As with all imports, it's easy to disconnect and dissociate from products that come from so far away. Alexandra Climent learned this years ago — long before she was crafting sustainably-sourced wooden wares in her Brooklyn studio. While working for a construction company to pay for school in 2008, she decided to try finding high-quality lumber directly at its source, and seeing if she could purchase it for less than it was in the states. This brought her to South America, where she discovered her love of exotic trees. Wanting to work with this wondrous lumber without contributing to deforestation, she decided to try taking the stumps of felled trees and ethically transporting them back to the U.S.
But exporting large amounts of wood isn't easy, especially when done ethically. In order to amass enough stumps and naturally felled trees to ship, Climent trekked to many remote South American concessions and formed friendships with local vendors.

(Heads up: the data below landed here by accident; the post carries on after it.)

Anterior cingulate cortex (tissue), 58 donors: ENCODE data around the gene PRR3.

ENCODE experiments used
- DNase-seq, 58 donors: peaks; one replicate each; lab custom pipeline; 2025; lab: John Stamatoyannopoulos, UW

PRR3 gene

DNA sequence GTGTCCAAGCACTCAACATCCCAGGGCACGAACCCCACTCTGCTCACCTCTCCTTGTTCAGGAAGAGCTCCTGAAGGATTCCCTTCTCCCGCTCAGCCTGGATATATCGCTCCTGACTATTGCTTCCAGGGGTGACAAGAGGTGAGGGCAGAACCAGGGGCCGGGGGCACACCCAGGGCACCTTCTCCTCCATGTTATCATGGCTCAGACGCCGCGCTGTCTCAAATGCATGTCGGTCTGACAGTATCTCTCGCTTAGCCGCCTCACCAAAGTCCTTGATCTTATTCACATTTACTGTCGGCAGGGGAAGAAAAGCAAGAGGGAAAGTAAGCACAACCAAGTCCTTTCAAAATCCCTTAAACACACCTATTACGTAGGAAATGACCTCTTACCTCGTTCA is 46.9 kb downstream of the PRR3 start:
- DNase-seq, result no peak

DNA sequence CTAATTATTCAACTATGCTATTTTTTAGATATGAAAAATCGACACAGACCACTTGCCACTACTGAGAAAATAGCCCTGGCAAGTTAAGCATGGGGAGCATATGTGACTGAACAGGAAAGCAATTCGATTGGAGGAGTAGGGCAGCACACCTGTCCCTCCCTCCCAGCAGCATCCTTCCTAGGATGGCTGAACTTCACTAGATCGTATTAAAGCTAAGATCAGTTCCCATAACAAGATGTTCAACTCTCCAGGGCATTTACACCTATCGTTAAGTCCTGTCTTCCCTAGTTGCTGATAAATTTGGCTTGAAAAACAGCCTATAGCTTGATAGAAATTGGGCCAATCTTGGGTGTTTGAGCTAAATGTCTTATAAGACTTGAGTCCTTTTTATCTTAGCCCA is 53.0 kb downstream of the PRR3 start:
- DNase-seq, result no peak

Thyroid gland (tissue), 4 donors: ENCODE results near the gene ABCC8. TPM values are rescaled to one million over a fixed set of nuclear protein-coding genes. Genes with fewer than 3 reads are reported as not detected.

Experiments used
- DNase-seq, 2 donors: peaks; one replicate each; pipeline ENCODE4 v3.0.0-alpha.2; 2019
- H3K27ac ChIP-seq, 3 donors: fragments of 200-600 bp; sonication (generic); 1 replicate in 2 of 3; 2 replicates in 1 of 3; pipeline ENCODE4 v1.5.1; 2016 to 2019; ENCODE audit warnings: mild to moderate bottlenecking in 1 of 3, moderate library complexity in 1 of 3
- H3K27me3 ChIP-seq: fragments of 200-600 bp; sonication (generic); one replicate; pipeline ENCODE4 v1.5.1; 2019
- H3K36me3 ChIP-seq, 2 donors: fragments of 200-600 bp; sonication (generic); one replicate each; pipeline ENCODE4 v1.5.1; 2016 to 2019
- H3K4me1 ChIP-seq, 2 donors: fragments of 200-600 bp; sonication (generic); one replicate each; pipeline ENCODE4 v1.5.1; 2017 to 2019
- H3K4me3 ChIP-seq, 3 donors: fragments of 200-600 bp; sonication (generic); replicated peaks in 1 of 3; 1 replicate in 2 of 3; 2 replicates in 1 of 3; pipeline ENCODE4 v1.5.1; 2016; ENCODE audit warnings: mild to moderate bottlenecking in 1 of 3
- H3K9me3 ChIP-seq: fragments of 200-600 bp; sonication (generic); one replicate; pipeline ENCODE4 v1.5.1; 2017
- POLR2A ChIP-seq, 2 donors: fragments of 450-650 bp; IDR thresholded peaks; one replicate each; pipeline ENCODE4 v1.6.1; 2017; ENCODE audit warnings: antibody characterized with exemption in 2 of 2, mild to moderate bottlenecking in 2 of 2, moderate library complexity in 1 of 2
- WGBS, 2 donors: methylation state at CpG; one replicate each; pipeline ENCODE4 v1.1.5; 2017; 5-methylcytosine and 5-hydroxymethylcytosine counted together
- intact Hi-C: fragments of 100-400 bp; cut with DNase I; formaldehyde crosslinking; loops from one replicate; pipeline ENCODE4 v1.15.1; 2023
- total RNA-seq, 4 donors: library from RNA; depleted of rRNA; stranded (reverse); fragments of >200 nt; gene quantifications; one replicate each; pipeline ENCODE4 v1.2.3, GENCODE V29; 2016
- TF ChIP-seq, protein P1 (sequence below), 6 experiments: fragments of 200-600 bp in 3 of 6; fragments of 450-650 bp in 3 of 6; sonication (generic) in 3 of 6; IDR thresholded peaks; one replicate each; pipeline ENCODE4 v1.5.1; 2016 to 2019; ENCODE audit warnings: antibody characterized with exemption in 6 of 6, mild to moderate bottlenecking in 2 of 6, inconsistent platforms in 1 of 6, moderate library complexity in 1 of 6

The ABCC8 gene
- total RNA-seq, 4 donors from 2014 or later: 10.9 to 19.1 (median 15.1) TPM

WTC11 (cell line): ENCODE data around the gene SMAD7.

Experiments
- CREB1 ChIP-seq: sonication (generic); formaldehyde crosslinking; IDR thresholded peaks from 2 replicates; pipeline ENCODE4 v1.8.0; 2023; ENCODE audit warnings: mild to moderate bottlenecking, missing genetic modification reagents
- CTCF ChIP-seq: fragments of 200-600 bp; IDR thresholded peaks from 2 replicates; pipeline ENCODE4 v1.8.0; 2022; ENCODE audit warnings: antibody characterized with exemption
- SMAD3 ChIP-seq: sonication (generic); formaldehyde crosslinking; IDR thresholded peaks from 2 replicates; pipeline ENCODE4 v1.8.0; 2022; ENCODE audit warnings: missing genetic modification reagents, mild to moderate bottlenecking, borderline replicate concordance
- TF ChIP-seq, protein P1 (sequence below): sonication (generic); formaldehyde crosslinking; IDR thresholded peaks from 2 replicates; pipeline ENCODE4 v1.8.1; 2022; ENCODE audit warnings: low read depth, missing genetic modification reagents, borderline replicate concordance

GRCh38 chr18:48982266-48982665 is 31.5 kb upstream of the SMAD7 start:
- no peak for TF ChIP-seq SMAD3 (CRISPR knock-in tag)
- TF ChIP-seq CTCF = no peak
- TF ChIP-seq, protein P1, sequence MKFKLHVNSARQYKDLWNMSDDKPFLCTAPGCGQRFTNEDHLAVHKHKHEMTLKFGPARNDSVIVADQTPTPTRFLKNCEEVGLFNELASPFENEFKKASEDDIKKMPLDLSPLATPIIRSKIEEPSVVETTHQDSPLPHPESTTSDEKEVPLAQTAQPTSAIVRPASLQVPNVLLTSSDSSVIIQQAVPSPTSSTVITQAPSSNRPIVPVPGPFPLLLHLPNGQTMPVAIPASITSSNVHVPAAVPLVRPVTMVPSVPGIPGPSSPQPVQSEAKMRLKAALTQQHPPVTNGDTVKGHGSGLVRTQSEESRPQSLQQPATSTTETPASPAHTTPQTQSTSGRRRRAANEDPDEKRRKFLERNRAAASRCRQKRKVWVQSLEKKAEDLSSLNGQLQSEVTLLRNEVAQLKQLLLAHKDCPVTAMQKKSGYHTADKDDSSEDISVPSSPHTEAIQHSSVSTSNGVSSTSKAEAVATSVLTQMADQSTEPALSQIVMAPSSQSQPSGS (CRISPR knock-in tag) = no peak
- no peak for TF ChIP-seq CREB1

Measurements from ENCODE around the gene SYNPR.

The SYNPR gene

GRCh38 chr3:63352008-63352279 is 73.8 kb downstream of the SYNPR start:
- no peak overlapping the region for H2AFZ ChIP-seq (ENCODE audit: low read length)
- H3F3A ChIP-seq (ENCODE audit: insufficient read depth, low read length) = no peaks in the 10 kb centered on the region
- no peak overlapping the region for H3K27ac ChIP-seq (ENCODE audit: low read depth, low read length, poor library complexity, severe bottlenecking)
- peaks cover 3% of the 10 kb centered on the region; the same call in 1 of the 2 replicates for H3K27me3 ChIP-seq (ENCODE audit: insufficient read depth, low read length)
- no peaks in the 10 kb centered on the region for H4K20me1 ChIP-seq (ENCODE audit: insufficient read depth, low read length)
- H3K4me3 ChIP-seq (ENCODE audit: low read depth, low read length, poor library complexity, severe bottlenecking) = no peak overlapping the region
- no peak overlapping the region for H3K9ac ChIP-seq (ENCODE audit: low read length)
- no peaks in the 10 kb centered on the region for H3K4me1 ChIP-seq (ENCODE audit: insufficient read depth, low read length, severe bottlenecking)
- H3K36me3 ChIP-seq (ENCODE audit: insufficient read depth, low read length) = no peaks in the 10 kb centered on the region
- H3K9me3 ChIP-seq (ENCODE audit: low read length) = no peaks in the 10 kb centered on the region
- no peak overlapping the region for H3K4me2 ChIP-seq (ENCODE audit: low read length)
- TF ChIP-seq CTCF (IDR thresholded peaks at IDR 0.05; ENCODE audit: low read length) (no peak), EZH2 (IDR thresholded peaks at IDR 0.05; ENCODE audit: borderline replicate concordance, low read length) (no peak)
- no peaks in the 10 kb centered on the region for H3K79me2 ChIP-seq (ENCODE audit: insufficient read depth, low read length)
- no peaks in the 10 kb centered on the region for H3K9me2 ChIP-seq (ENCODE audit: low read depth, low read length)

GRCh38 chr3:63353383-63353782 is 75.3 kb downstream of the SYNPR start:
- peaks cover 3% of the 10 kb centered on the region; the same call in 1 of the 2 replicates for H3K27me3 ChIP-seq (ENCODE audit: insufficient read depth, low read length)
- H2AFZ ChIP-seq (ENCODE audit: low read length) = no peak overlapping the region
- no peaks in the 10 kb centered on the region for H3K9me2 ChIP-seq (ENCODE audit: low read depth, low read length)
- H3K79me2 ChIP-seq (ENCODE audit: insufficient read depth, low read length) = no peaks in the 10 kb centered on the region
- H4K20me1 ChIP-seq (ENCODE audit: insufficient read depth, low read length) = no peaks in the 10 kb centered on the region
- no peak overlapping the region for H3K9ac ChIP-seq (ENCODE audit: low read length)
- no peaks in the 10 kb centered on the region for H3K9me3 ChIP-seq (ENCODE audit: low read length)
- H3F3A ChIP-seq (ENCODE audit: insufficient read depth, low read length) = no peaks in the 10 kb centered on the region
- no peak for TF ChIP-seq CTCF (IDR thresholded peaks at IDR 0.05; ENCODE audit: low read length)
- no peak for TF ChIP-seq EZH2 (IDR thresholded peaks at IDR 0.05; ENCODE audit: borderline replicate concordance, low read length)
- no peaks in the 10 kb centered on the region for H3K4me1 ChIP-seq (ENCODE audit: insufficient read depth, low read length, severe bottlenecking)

The challenges didn't end once the wood was back in New York either. Driving from saw mill to saw mill, she was constantly told that the stumps couldn't be cut. Finally she was able to procure a saw to try and cut one herself — which resulted in her first tabletop.
Climent learned how to work with the "uncuttable" wood herself and now makes extremely elegant art, boxes, bowls and furniture. When asked if she has a favorite piece, she confesses “When I’m making one of my pieces, it always feels like my favorite,” but she's extremely partial to the Annular Platter, pictured above, because you can see every single growth ring in the round.
She's also in the process of collecting more rare wood from all over Panama while using native land to grow endangered tree species. Woodworking isn't usually synonymous with growing trees, but nothing about Climent's work is conventional. More about the products and their origins can be found on the Sustainably Sliced website.